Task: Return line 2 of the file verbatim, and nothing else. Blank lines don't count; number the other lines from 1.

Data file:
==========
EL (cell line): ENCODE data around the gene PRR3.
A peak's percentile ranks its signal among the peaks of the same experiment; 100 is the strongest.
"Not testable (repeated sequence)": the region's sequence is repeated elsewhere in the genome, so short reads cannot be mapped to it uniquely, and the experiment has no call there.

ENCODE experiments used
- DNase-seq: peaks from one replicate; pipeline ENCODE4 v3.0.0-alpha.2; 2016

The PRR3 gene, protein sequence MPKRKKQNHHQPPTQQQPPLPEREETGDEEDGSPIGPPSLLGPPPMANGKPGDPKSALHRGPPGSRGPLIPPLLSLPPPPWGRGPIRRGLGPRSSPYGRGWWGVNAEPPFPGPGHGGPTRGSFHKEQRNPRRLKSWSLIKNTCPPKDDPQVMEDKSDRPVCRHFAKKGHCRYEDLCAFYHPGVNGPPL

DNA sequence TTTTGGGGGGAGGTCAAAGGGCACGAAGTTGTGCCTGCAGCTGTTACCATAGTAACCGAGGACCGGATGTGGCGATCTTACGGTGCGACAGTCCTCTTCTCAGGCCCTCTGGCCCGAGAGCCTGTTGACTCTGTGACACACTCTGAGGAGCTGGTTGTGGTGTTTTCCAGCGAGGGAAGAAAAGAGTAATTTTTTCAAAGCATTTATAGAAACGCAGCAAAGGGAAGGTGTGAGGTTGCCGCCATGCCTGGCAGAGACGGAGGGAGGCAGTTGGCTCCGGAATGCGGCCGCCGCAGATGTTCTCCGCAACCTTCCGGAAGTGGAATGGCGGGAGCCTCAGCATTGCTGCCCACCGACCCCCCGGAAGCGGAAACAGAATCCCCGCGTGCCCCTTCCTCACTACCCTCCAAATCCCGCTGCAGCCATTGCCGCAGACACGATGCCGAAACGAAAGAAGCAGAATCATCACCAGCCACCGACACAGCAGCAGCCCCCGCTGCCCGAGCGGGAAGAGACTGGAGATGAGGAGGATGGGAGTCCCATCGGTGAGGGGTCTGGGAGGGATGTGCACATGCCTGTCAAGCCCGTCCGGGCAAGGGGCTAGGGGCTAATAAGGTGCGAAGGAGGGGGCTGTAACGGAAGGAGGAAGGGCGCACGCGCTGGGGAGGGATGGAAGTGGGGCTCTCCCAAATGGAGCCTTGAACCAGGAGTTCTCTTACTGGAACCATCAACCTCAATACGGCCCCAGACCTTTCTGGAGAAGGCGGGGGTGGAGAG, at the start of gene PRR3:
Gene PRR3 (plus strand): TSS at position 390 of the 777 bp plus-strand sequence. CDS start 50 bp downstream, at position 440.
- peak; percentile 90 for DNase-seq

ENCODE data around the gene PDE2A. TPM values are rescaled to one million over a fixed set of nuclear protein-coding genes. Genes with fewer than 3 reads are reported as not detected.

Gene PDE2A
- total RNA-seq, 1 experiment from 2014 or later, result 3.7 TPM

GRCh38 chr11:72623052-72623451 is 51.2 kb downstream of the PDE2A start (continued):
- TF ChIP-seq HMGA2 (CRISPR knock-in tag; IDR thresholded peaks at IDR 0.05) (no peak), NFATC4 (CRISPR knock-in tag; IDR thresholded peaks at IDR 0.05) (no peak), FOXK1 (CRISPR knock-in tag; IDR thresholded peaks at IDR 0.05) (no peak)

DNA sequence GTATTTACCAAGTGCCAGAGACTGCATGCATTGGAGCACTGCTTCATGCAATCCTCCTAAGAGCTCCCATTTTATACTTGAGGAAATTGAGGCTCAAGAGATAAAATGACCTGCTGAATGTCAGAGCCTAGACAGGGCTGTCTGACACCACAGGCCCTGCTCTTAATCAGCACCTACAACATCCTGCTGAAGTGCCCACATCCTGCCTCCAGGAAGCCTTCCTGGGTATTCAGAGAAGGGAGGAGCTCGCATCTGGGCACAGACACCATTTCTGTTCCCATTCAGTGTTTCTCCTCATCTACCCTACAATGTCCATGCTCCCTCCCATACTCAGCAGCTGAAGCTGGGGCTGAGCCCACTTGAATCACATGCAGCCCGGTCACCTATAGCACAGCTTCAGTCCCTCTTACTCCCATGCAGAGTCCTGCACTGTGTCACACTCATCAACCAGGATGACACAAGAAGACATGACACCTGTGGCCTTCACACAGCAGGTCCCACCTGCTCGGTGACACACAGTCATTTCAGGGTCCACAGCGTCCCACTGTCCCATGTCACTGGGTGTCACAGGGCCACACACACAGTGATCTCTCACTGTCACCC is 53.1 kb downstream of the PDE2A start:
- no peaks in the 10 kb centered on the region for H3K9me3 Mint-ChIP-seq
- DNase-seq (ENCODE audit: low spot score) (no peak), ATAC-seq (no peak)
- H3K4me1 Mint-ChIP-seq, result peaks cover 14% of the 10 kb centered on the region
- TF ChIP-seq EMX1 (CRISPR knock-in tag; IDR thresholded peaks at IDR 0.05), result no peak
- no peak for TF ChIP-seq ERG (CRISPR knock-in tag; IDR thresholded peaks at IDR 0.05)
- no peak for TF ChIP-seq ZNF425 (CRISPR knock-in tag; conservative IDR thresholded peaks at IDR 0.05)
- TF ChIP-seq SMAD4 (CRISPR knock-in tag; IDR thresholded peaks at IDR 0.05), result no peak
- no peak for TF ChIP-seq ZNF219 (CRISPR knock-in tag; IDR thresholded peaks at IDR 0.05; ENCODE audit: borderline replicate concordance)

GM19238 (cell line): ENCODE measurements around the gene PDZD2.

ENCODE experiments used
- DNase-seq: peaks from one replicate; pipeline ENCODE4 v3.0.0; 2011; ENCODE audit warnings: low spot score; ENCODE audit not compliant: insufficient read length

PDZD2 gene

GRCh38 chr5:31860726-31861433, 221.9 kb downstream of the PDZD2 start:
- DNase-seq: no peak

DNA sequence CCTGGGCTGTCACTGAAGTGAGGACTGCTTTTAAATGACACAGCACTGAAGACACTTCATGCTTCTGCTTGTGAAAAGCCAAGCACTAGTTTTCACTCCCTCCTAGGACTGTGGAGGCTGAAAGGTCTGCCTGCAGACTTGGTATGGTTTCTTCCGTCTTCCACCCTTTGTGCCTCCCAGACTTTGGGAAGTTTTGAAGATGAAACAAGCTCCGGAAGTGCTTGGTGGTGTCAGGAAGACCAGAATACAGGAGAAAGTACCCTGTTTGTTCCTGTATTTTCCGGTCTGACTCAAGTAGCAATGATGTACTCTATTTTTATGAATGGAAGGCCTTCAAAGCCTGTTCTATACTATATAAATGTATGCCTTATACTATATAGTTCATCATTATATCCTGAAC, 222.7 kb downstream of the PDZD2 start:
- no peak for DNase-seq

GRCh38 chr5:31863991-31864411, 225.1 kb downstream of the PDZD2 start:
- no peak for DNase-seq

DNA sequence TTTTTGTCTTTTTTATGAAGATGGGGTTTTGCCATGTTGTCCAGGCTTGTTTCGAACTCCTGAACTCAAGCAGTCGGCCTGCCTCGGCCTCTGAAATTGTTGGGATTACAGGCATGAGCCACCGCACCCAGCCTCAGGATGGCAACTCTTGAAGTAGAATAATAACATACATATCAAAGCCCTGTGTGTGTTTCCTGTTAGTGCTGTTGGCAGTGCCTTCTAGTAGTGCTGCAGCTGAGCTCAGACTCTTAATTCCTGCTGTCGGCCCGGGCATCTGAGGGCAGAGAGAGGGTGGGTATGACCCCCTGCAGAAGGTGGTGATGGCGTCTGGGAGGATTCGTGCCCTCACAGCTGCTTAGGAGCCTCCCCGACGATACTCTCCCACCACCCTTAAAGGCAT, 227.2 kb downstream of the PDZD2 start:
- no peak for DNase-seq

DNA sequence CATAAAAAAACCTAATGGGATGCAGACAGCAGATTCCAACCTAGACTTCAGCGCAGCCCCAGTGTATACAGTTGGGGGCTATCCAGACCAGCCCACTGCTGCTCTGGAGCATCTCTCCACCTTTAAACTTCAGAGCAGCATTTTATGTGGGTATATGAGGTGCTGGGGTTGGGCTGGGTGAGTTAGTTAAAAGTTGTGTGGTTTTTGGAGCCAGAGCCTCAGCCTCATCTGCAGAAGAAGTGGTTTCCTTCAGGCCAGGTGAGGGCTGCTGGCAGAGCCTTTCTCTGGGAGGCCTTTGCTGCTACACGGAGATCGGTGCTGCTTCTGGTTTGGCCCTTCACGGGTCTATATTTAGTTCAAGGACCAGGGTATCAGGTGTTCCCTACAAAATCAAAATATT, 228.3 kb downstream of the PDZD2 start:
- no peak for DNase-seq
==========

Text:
A peak's percentile ranks its signal among the peaks of the same experiment; 100 is the strongest.